Philosophy and the study of medicine were now inseparable; this generous science was not to be attained in books only, but in the study of mankind. Rousseau thus spoke of physicians when writing to Bernardin de Saint Pierre:—“Il n’y a pas d’état qui exige plus d’étude que le leur; par tous les pays, ce sont des hommes les plus véritablement savans et utiles.” Voltaire was of a similar opinion when he thus expressed himself:—“Il n’est rien de plus estimable au monde, qu’un médecin qui, ayant dans sa jeunesse étudié la nature, connu les ressorts du corps humain, les maux qui le tourmentent, les remèdes qui peuvent le soulager, exerce son état en s’en défiant, et soigne également les pauvres et les riches.”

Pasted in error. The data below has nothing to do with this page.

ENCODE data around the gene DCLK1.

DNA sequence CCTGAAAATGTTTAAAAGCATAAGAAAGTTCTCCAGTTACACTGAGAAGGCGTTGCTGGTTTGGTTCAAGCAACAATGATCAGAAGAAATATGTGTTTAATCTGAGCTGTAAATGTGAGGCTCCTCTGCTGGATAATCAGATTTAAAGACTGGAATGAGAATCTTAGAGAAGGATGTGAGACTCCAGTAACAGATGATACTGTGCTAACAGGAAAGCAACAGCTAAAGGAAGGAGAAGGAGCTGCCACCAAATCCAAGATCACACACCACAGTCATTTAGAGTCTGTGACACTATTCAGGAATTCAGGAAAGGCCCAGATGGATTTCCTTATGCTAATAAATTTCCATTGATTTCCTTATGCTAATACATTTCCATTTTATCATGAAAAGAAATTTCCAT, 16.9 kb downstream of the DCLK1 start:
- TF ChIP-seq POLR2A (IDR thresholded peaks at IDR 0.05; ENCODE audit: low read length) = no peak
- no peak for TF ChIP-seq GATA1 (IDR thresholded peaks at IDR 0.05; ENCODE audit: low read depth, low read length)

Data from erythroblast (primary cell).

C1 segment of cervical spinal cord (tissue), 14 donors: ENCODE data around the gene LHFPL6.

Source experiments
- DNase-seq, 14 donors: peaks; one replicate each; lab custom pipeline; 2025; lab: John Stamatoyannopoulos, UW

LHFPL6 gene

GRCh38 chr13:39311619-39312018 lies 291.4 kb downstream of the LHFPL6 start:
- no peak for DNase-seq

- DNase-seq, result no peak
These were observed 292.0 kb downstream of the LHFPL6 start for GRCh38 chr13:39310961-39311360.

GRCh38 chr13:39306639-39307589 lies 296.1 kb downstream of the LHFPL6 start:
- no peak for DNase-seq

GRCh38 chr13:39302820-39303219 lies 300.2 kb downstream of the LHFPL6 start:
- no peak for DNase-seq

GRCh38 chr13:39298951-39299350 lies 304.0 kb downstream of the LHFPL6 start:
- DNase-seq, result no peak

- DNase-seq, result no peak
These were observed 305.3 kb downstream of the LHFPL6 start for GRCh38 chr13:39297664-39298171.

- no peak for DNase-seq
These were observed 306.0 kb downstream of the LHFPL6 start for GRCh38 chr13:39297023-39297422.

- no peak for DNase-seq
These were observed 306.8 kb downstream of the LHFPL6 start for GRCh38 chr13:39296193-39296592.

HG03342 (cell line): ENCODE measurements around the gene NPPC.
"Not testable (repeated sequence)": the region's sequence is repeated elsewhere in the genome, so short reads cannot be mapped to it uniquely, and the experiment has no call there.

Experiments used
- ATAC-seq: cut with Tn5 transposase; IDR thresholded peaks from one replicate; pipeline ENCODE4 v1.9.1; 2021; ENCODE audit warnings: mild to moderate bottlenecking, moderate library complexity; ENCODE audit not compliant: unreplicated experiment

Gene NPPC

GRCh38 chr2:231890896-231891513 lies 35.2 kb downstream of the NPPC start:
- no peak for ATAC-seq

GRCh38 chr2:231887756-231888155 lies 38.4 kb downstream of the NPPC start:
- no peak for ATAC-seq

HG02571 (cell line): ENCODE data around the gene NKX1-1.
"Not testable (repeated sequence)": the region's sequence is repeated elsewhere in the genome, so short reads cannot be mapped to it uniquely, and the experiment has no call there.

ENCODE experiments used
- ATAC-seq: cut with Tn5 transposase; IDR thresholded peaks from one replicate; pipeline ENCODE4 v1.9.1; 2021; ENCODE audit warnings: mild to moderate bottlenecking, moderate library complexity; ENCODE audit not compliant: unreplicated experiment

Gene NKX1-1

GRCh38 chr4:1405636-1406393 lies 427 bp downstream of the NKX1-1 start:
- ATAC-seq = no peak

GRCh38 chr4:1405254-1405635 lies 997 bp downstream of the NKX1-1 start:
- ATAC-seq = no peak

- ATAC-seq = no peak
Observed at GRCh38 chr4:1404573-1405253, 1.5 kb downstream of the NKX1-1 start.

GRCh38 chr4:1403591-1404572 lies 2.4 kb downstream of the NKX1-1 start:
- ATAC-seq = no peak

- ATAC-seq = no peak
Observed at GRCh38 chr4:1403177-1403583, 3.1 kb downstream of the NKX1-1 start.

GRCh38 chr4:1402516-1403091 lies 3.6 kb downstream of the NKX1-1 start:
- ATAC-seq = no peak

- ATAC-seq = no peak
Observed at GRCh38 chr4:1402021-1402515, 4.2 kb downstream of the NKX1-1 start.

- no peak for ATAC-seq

How came it then that these great observers did not partake of the prejudices of Montaigne, Molière, and other writers, who invariably stigmatized the practice of physic? simply because it was no longer a dogmatic profession exercised with scholastic pedantry, but a science founded on the study of nature, and the immutable laws of sound philosophy. Although a classic education forms an indispensable part of a physician’s education, yet it is in more important pursuits that his experience should be obtained: the knowledge of ancient languages is principally useful in discovering the errors of the olden writers, and in detecting the barefaced plagiarisms of the moderns.